The faucet was activated by a foot pedal. I pressed gently but water gushed forth from the tap and splashed off my hands and onto my clothes. I released the pedal quickly and lifted what little of the water I had caught to splash my face. I took a calming breath as I felt the cold bite against my skin. I carefully set my hands on either side of the basin and hung my head. There was no mirror, but I didn't need one to know what I looked like. The days on the road were written there, their story etched in a language of fatigue and self-reproach.
My knees wobbled, but the basin, cool porcelain anchored to the wall, its plumbing hanging naked beneath it, held me. Too many days, too many miles, since innocent sleep.
Out there, beyond the fragile wood of the men's room door, there was a woman sitting at my table, on the plate in front of her an untouched slice of pizza. I had not known I was ordering for two, but I had not been surprised when she arrived. If you run long enough, you forget what it is you're running from. My memory is blessedly short, but now that it was too late I remembered everything. She was out there now, sipping her blood-red wine, looking at her pizza with distaste, and not wondering in the least what was keeping me.
I thought, briefly, about finding a way to slip out the back, but that would have left her with the bill, and that wouldn't be right. She knew I was trapped; that's why she wouldn't worry if I took a long time. I could feel her out there. After all my time running, demons nipping at my heels, it was no coincidence that she chose my table to sit at. She might not have felt the levers of fate at work, but they were there. In that way the instrument of my demise might be innocent of the destruction she brings.
I had been sitting, watching the band set up. The bartender said they were good. I've learned to trust bartenders. The bandleader had carefully set his guitar in its rack and stepped up to the mike. "We'll kick it off in fifteen," he said. It was a Tuesday, but the place was starting to fill. A good sign for the music, but I was beginning to feel guilty as my pizza and I dominated one of the few tables. I began to plan my retreat. I don't like to take up more than my fair share of space.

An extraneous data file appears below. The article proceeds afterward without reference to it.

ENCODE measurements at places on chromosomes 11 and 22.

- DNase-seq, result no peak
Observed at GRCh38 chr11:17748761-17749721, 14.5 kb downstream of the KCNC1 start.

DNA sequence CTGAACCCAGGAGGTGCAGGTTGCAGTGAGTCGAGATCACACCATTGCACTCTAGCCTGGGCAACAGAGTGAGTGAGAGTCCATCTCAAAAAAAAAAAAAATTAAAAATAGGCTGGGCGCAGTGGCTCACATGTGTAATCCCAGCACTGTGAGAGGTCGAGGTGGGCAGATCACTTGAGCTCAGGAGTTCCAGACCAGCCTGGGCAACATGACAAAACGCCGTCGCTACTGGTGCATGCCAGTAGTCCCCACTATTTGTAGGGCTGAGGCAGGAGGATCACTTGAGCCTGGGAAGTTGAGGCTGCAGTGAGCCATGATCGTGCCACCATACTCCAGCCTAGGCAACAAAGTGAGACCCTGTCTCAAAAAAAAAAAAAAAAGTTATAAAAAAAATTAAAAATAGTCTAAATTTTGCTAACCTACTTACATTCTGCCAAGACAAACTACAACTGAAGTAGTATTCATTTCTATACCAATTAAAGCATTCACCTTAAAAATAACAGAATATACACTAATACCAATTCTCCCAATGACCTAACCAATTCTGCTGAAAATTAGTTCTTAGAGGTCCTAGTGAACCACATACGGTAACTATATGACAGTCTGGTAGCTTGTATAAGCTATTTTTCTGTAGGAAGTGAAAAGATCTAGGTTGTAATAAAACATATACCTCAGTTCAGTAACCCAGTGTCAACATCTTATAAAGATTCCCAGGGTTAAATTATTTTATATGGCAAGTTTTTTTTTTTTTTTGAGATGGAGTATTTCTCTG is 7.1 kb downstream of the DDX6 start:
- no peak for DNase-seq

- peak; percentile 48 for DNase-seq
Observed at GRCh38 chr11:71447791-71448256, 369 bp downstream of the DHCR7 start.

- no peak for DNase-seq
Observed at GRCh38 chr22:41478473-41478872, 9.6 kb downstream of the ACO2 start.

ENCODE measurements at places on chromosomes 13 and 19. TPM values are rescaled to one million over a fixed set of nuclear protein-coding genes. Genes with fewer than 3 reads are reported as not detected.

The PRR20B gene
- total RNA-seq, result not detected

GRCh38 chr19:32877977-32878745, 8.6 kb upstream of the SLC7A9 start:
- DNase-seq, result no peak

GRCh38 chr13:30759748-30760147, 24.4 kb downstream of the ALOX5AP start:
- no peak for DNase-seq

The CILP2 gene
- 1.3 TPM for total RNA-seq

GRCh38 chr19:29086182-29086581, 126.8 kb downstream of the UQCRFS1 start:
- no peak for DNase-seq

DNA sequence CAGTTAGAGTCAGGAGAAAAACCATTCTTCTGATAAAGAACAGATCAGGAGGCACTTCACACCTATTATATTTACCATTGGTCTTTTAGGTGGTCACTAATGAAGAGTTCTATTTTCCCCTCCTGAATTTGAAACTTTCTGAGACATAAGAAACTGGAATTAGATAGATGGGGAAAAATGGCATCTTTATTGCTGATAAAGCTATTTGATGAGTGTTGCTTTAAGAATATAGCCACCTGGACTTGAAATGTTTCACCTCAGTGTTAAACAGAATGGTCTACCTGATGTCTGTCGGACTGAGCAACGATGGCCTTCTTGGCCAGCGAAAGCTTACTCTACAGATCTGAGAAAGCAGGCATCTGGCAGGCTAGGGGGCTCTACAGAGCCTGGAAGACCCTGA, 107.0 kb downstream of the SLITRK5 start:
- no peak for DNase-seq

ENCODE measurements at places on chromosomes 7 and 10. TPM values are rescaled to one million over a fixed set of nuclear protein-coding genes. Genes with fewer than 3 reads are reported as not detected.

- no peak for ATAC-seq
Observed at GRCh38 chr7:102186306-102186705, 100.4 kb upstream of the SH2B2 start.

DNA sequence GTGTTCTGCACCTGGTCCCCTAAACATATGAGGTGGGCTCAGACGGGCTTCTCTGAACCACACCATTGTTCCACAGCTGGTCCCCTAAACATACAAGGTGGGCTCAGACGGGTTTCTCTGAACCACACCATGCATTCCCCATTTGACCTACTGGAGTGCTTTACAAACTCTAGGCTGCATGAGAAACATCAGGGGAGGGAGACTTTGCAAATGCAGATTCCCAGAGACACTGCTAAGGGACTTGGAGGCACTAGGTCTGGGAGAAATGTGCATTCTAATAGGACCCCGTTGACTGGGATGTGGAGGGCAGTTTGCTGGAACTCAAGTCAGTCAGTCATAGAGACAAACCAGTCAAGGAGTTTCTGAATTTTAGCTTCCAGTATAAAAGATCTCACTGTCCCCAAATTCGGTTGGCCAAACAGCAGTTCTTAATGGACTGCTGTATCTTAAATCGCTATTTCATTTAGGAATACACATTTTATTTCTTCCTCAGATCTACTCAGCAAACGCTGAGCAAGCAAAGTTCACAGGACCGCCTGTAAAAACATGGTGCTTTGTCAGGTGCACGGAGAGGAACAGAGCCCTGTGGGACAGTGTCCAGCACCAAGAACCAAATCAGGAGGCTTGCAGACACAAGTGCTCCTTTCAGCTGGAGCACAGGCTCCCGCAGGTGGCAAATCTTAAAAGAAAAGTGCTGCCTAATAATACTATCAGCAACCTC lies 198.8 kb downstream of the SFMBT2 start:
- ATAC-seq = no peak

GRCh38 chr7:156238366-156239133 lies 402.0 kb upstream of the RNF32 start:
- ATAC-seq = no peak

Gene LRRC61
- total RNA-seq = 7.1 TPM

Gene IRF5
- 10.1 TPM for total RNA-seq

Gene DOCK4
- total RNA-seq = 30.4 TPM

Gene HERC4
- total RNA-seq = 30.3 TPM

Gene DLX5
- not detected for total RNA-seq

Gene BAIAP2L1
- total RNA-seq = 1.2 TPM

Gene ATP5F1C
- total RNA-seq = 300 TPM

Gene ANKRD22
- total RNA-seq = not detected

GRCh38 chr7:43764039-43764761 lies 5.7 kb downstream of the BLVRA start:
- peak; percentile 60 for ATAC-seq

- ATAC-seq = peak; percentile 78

"Can I sit here?" she asked.
"Sure," I said, before I looked at her. Seeing her wouldn't have changed my answer, it would only have made me afraid that much sooner. There was nothing obvious about her, but in my heart I knew my flight was over. "Have some pizza," I said as she shook off her long coat and unwound her scarf. She slid into the heavy wooden chair opposite me.
"Really? Thanks, I'm starving," she said and flagged down the waitress. "Another plate and your wine list, please."
"We got Cab, Merlot, and Chardonnay," the waitress said.
"Merlot, then, thanks," my guest said. That I knew she was going to order the Merlot didn't make me feel any better. The wine and the plate arrived and she regarded the pizza for the first time. "Is that egg?" she asked, poking at the slice on her plate dubiously.
"Yeah. Egg, ham and peppers." I looked at the pie. "I ate all the peppers already," I added apologetically, indicating the stems at the side of my plate. "They put them on whole."
She dismissed the pizza without another thought. She started to say one thing, then said another. "Can you help me?"
Any hope I had of escape vanished the moment she asked me that. I was trapped by some archaic sense of chivalry, the captive of my own mistaken ideas, betrayed by my own hormones. I heard the chorus offstage beseeching me to change my path, but I could no more deny my nature than Antigone or Oedipus. There was nothing left but to go through the motions, doomed from the start. All the running, all the hiding, the embrace of anonymity and the erasure the road provides were no more. I was found.
"I'll try," I said.
"Just pretend you know me." She gestured vaguely toward the door. "Someone might come in and I don't want to be alone if he does."
I knew that. It was in the script. "You know me, don't you?" I asked.
She looked at the pizza and smiled faintly. Her white cheek, still rosy from the kiss of the cold air outside, showed the shadow of a dimple. "Maybe more than I want to. I guess you don't really know anyone until you order a pizza with them."
Her teeth were perfect. I caught myself wondering if her smile was the product of genetics or engineering. How had this woman, perfectly crafted to ensnare me, been created? I didn't know her name, and I didn't want to. A simple label would have undermined the intimacy. It would have, perhaps, given me a handle on her that I could have used to escape.